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Modernism was an artistic and philosophical movement during the late 19th and early 20th centuries. Since the early Renaissance, painting styles had progressed, from the control of the Church to the awakening of the Romantic self-awareness, and then to the "Impressionists" such as Monet, Picasso, Braque, and Matisse. The subjects and styles of painting changed completely, as well as the continuous exploration of shapes, colors, and spatial observation. The content of the painting shifted from religious painting to market life. The painting styles also shifted from the strict and delicate classical style to a more loose and expressive style. At the same time, the idea of "modernism" was deeply rooted in people's hearts and minds, changing their thinking and aesthetics.


The Rise of Modernism

Modernism is the artistic movement that developed in the late nineteenth and twentieth centuries. They have avant-garde features and various art schools and trends of thought that have parted ways with traditional literature and art. Its origin can be traced back to the French Impressionists. In the 1880s, the French Post-Impressionists, Neo-Impressionists, and Symbolists put forward many concepts, such as "the independent value of art language itself," "painting is not a servant of nature," "painting is free from dependence on literature and history" and "art for art's sake." These concepts were the theoretical basis of the modernist art system. In order to rebel against the stereotypes of the late 19th century, artists turned to what they considered to be more emotionally realistic ways to express people's true feelings and ideas. Modern art is not dedicated to the expression of beauty, harmony, balance, and completeness, nor is it an imitation of what is beautiful, but lies in the creation of what has never been done before.


Styles of Modernism

There are many styles of modernism, among which the more well-known ones are Fauvism, Expressionism, Cubism, Surrealism, Futurism, and Abstract art. These styles have alternated and changed throughout art history and were distinctive in their art forms and means of expression. They rejected the realistic tradition of Western art painting and emphasized the expression of the subjective spirit of the painter, using deformations or abstract symbols to reflect metaphor, imply the external world, and express pessimistic, distorted, lost thoughts or fanatical, irritable, and excited emotions. All of these are artistic portrayals of modern Western society. The development of modernism changed the way the public saw and accepted art. That is why we need to look at modernist art more comprehensively, not dismiss it easily, and not push it all the way. Modernist artworks have both positive and negative aspects. On the positive side, they were brave to break through the tradition and actively innovate. On the negative side, they were too opposed to tradition and deliberately showed their own artistic individuality, even distorting emotions. In this regard, we have to look at and selectively analyze them. We should adhere to the pragmatic attitude of analyzing specific works.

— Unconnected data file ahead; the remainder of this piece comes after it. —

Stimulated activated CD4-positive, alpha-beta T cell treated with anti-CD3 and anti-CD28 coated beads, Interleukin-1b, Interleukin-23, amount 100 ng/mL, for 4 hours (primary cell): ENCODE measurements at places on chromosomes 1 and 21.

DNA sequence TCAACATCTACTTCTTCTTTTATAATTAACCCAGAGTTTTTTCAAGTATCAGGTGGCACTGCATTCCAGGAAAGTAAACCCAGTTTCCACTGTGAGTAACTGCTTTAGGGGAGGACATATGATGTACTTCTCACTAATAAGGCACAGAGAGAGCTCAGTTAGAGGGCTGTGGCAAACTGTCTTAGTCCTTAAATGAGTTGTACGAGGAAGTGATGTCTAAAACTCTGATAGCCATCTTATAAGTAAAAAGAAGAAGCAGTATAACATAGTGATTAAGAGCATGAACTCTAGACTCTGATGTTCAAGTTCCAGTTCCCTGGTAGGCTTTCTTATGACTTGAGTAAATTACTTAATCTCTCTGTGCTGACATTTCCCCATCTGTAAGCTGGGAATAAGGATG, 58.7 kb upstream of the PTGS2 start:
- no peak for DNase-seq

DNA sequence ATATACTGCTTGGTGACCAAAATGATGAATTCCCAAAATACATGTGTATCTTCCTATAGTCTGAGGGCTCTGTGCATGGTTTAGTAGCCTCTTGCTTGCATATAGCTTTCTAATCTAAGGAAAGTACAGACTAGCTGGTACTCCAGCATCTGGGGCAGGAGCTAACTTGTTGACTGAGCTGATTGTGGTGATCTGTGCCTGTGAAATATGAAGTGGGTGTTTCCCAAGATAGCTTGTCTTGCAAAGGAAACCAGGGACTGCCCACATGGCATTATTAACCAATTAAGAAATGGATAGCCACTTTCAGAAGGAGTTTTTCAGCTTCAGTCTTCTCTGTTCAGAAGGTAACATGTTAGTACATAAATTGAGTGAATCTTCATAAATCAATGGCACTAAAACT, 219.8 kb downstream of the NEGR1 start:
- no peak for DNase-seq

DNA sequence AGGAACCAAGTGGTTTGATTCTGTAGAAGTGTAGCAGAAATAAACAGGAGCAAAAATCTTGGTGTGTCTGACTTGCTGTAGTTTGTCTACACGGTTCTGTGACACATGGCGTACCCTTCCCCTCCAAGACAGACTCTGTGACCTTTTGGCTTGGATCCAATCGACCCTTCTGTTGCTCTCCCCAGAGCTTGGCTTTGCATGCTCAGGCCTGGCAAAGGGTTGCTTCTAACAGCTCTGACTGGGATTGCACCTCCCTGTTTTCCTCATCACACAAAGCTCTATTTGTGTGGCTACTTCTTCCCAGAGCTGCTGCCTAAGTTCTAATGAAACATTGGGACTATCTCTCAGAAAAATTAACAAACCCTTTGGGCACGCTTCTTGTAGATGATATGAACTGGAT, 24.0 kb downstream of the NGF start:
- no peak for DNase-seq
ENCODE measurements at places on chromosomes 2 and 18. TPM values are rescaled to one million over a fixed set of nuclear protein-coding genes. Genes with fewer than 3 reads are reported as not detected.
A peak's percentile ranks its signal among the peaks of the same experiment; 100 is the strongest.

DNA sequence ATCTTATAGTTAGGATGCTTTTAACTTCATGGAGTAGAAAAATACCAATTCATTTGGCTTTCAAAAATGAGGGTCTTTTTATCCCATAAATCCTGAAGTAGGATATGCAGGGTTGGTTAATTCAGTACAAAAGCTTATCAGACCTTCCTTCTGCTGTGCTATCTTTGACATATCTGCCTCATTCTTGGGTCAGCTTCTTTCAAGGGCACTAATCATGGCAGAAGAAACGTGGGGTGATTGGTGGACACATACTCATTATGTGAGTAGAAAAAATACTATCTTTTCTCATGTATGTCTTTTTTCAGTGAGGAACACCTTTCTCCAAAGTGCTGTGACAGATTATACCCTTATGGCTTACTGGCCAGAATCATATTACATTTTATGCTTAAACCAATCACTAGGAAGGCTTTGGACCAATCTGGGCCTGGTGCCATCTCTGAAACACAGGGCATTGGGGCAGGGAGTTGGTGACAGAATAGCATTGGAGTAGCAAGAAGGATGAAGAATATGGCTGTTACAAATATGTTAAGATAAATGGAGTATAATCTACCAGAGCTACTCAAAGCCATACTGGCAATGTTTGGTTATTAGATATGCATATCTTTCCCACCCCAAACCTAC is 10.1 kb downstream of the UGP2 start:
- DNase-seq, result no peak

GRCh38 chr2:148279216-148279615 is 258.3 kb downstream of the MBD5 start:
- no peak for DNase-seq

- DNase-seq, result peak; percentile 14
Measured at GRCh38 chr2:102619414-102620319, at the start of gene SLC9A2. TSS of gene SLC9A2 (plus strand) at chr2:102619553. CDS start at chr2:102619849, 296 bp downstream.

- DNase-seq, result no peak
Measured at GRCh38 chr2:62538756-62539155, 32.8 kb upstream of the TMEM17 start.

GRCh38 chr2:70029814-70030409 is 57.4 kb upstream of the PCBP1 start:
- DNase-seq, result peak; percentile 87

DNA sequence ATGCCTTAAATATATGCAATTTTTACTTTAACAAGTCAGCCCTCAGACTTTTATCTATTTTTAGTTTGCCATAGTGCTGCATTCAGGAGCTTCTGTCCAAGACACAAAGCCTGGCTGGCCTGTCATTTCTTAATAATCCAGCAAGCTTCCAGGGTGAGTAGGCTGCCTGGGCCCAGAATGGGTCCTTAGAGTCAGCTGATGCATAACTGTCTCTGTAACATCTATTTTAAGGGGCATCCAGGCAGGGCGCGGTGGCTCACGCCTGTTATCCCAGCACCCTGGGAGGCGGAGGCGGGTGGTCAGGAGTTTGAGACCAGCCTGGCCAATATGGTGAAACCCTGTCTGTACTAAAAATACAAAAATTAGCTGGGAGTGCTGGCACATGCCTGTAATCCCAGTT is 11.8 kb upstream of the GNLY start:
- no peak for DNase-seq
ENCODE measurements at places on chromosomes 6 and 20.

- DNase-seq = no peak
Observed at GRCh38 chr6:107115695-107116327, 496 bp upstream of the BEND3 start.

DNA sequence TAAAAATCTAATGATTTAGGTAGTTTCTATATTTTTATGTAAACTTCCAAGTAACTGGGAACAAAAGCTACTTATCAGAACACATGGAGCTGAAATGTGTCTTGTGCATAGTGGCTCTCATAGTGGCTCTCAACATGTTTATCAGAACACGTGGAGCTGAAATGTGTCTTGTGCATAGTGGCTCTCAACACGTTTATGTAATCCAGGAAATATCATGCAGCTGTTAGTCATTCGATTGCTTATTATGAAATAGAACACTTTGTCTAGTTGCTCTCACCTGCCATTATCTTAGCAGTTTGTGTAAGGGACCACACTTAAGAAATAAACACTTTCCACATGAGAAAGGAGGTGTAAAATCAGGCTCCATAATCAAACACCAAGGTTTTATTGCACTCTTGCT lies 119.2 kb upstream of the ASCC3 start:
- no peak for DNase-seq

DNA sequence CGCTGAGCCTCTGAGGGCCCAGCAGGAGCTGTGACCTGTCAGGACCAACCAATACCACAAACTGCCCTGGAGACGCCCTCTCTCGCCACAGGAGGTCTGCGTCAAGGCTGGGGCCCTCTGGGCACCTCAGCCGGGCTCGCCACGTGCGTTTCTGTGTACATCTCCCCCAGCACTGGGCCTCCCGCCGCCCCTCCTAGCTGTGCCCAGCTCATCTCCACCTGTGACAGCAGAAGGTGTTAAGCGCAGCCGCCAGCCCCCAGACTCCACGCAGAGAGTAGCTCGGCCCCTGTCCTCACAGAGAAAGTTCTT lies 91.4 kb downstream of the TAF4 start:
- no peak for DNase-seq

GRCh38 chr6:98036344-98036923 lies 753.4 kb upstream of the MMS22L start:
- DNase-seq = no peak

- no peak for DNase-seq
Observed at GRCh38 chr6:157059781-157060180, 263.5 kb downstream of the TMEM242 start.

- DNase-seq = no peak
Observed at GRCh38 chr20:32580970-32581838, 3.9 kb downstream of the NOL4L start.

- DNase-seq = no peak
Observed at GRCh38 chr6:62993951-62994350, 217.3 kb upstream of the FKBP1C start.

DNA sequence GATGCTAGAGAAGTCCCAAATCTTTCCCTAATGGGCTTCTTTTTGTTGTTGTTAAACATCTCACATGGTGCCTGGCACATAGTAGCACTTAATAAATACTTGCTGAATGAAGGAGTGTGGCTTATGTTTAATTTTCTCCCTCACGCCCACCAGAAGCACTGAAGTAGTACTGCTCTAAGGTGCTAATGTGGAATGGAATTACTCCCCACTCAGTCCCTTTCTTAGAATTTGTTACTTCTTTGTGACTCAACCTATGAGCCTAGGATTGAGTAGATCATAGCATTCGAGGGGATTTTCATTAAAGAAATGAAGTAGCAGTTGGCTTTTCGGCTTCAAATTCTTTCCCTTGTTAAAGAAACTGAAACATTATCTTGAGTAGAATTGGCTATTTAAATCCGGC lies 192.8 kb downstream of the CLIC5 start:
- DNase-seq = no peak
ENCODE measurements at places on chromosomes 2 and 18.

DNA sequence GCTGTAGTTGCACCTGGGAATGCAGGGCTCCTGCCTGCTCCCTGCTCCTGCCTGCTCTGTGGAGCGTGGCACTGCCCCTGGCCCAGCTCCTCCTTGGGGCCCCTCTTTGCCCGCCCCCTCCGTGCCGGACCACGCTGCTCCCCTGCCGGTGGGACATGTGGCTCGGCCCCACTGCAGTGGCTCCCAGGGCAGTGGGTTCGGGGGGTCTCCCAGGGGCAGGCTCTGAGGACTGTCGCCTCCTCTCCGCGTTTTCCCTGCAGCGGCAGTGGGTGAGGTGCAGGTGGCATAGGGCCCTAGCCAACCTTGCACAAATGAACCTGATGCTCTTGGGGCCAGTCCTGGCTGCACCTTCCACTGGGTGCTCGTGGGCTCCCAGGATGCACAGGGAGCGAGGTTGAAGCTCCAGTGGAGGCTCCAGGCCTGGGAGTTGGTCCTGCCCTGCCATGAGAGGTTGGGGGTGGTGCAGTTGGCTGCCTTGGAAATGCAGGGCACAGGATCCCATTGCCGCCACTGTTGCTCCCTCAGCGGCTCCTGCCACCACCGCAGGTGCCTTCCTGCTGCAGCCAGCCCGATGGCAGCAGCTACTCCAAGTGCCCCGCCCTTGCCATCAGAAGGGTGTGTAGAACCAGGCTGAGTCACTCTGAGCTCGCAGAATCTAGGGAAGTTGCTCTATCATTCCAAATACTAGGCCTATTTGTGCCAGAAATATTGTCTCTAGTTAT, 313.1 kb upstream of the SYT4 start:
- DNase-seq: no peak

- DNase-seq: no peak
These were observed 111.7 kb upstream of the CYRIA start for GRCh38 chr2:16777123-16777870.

Representative Painters

The invention of photography influenced modernism. People have an additional way to record reality images, but painting and photography do not show the same effect. Artists are free to express their individuality in their paintings, showing a rich visual presentation.


One of the essential artists in modernist painting is Paul Cézanne, a famous French painter and a representative of late impressionism. He has been known as the father of modernism art. He pursued the practice of color and light reflection and advocated that painters should use their own eyes to re-understand external things. He opened up many ideas for "Cubism," and its unique subjective color greatly differs from that of most painters who emphasize the objective color feeling.


Henri Matisse is one of the main representatives of the Modernism painting. He continued to explore Cézanne's painting philosophy, pursuing a more subjective and intense color expression. Matisse's "Fauvist" career was followed by an experimental phase. He abandoned the three-dimensional effect of painting and focused on simple colors, flat shapes, and striking patterns. He used colors freely, imitating natural colors, freeing them from the shackles of realism and thus achieving the goal of expressing feelings.


The works of Edvard Munch are known as "spiritual realism," such as The Scream, which is a representative work of the Symbolist and Expressionist movements. In contrast to the Renaissance's notions of beauty, serenity, and heroism, Munch's works show everyday life's fear, anxiety, and uncertainty. In The Scream, Munch's dreary, anxious and lonely emotions are expressed to an extreme.


In 1912, Giacomo Balla, an Italian futurist painter, created Dynamism of a Dog on a Leash. The painting expresses the dynamic of objects on static drawing paper and shows the relationship between time and movement. Futurism opposed static and advocated dynamic. They also opposed the right angle and advocated triangle and spiral. Opposed elegant, advocated noisy; opposed low tone, advocated strong and exciting color scheme. This opposition to everything ignores tradition, and ultimately it shall not last. In just 20 years, Futurism gradually died out.

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